Sunday’s Downton Abbey on PBS Masterpiece brought a nice, gentle close to a difficult, unsatisfactory season. At the end we got to see Mr. Carson and Mrs. Hughes on a rare day off, at the English seaside, wading into the water and holding hands like two children afraid of being carried off by a wave.
This may even have hinted at a growing, sunset intimacy between the two. Given all the misalliances on Downton, what could be better than the prospect of a romance between the two characters with the best hearts?
Considering last season’s brutal finale and the sometimes ridiculous swings of the show’s plot, this could very well mean that Carson winds up like poor Mr. Pamuk, smuggled out of a bedroom wrapped in a sheet. Not yet, anyway.
SPOILER ALERT: Major plot points to be revealed immediately.
The episode, which centered on young Rose’s presentation at court, was efficiently driven along by a lot of genial period-piece business about the Prince of Wales and a presumably amorous note he had written to his special lady friend, Mrs. Dudley Ward.
The note is stolen – Rose plays an innocent role in its purloining – and there are concerns that it will be used for blackmail or sold to the foreign (American) press.
Lord Grantham snarls and thunders about the urgency of preserving the dignity of the monarchy and the Prince of Wales’ future. But, as he tends to, Pa Crawley has grabbed the short end of the history stick. The Prince of Wales was indeed eventually crowned Edward VIII, but gave up the throne for the love of Mrs. Wallis Simpson and became Duke of Windsor. Supportive of Hitler in World War II, he remains one of the most disgraceful knuckleheads the royal family has ever produced.
However, the Crawley family’s scheme to steal back the letter was enjoyably elaborate. Lady Mary, who recovered her peculiarly sarcastic steel over the season and felt little compunction about helping the silly prince, nonetheless took a part in the intrigue. Her slender stealth lent an edge of glamour to the proceedings.
Bates, with his knowledge of the criminal underworld, proved key to the rescue operation. This, oddly but conveniently enough, gave creator Julian Fellowes the chance to wriggle free from the worst story arc in the show’s history: The rape of Bates’ wife, Anna, by a visiting valet who subsequently was run down and killed in a London street. We had been led to wonder: Was this death an accident – or the revenge of Bates, who was kept from full knowledge of the rape for a number of episodes because Anna feared that he would do precisely that, something violent and fatal?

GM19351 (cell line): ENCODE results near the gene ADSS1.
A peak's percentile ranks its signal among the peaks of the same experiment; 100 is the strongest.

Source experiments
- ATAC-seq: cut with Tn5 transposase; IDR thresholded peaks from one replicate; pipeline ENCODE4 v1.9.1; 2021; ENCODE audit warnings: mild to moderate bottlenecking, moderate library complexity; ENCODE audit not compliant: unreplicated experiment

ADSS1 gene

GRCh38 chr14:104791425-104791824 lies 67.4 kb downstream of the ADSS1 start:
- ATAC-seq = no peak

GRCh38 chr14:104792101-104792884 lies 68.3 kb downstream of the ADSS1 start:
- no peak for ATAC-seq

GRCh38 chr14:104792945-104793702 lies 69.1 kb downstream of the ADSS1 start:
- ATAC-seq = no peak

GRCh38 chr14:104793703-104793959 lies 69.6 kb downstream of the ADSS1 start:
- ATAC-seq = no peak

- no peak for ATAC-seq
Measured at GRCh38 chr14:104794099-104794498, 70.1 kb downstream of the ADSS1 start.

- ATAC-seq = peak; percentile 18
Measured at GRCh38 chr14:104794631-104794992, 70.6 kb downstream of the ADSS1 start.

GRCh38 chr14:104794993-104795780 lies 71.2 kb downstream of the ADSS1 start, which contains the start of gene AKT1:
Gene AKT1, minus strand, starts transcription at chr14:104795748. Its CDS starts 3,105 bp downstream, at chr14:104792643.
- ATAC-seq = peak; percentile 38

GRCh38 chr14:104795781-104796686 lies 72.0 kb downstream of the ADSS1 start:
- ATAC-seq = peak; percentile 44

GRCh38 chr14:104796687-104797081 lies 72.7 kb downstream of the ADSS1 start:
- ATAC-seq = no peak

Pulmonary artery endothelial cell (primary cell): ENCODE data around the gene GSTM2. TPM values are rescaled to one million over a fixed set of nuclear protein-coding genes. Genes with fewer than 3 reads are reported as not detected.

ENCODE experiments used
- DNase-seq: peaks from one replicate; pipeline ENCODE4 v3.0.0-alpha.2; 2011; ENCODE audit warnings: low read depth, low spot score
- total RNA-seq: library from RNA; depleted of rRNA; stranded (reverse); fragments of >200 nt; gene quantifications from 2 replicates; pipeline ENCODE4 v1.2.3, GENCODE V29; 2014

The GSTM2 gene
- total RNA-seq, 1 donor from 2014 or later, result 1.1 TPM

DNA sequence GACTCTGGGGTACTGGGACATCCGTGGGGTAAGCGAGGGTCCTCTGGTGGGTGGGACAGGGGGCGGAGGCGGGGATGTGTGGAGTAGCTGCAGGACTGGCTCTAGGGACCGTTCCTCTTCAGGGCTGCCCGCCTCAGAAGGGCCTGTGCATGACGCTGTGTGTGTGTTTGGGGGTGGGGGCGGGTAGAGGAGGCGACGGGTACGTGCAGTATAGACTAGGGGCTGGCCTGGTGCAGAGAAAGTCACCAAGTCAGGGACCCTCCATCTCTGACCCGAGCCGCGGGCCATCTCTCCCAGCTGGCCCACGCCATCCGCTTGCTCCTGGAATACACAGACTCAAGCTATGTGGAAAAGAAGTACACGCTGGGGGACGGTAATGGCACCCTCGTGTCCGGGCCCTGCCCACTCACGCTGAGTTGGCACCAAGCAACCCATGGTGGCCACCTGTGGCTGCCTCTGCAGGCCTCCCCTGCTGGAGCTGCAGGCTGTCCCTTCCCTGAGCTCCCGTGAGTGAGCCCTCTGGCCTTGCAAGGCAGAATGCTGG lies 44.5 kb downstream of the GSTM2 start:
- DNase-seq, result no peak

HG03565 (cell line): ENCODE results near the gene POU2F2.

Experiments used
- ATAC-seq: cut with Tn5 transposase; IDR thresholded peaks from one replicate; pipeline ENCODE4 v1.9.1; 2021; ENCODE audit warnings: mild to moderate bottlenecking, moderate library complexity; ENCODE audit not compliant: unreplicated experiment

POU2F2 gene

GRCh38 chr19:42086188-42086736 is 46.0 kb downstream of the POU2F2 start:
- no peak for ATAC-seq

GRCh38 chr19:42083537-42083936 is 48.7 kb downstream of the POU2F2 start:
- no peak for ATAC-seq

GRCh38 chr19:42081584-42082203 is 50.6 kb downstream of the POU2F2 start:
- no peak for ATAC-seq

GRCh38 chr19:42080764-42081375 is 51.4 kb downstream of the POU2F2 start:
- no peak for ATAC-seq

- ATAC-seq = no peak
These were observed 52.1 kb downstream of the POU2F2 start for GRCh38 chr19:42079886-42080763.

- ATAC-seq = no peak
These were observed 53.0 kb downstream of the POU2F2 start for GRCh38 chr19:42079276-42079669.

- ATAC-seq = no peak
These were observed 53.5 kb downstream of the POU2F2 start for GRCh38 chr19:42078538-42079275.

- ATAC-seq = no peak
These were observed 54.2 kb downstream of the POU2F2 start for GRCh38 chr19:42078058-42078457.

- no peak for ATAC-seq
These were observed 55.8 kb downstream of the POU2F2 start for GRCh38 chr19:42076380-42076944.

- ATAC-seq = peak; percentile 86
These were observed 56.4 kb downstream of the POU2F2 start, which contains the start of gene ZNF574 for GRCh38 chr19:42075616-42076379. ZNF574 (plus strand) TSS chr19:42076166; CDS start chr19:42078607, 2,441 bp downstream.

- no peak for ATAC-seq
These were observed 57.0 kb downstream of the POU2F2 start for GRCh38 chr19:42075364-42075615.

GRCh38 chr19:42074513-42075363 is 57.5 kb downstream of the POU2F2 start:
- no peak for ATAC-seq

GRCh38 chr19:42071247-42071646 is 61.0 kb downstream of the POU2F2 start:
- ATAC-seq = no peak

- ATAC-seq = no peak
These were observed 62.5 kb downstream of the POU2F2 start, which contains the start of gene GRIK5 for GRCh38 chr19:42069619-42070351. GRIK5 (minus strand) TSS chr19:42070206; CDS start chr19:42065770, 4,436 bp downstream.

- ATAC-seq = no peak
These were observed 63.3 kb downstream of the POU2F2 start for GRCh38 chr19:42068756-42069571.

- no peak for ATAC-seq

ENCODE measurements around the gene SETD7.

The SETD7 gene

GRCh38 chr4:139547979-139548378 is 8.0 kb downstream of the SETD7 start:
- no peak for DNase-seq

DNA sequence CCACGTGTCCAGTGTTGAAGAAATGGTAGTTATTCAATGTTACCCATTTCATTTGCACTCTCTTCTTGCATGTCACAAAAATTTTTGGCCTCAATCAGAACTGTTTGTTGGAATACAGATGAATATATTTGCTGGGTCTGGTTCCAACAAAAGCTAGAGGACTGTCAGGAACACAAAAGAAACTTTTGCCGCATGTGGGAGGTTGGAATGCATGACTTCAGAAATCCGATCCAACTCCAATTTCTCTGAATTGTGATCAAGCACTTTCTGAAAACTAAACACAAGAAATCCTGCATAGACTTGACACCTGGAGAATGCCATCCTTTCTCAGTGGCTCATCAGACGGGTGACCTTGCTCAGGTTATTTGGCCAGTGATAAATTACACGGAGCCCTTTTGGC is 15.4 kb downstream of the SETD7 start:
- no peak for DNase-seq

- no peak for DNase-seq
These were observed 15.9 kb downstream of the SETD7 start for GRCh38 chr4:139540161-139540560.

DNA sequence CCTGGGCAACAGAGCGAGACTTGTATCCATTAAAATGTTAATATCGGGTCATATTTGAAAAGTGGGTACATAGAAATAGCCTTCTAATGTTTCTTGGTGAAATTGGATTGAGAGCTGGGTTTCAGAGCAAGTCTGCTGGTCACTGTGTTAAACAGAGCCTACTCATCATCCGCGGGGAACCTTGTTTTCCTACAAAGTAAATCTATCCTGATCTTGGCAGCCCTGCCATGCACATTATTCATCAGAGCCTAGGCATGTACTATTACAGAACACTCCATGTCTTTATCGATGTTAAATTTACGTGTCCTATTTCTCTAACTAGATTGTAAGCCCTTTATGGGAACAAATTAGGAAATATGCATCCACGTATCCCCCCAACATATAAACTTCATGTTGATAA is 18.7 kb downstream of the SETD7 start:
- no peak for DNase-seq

Anna’s concerns about her husband never made much sense, given her courage and faith in championing his innocence in the suspicious death of his first wife, Vera, in the previous two seasons. The audience always presumed she was right, and she was proved so. And yet now we were supposed to worry that this grumpy but worthy man had gone to homicidal lengths. This sort of double jeopardy is unfair both to the character and the audience. What if Gollum changed his mind about the ring in alternate Tolkien novels?
Even more disturbing was the way Bates behaved when he sensed that Anna and others in her confidence were withholding something. He slowly, methodically hunted down the truth, savoring every further crumb of revelation with a smirk of perverse satisfaction. He looked like a shark with shoe-polish hair. He was repulsive.
The finale actually made it seem more likely than ever that he was guilty – a ticket stub placed him in London on the same date – but Lady Mary finally resolved the issue in a very bizarre example of noblesse oblige.
The only good thing about all this is that apparently we can now go back to imagining Bates as grumpy but worthy.
The episode also brought back Shirley MacLaine as Cora’s mother from the States, this time accompanied by Paul Giamatti as Cora’s brother, Harold Levinson. Both of them were hard-breathing boors who enjoyed teasing the British nobility about their eagerness to snuggle up to some of that New World cash – as Lord Grantham did by marrying Cora – but Harold turned out to have some real tenderness, and even said respectful things about British cuisine. Excellent work by Giamatti.
MacLaine’s old Mrs. Levinson, on the other hand, was so vigorously blunt, rude and unsentimental, she all but scraped the gold leaf off the ceiling whenever she entered a room. Her closing exchange with Lady Violet was probably meant as a delightful display of catty fireworks, but Lady Violet retired having been so roughly handled we might find out in Season 5 that her heart has exploded.
Lady Edith, who showed unexpected strength, depth and thoughtfulness this season, decided to bring back her infant daughter from an adoptive family in Geneva and have her raised under a false identity with a local family.
So there’ll also be that to deal with in season 5.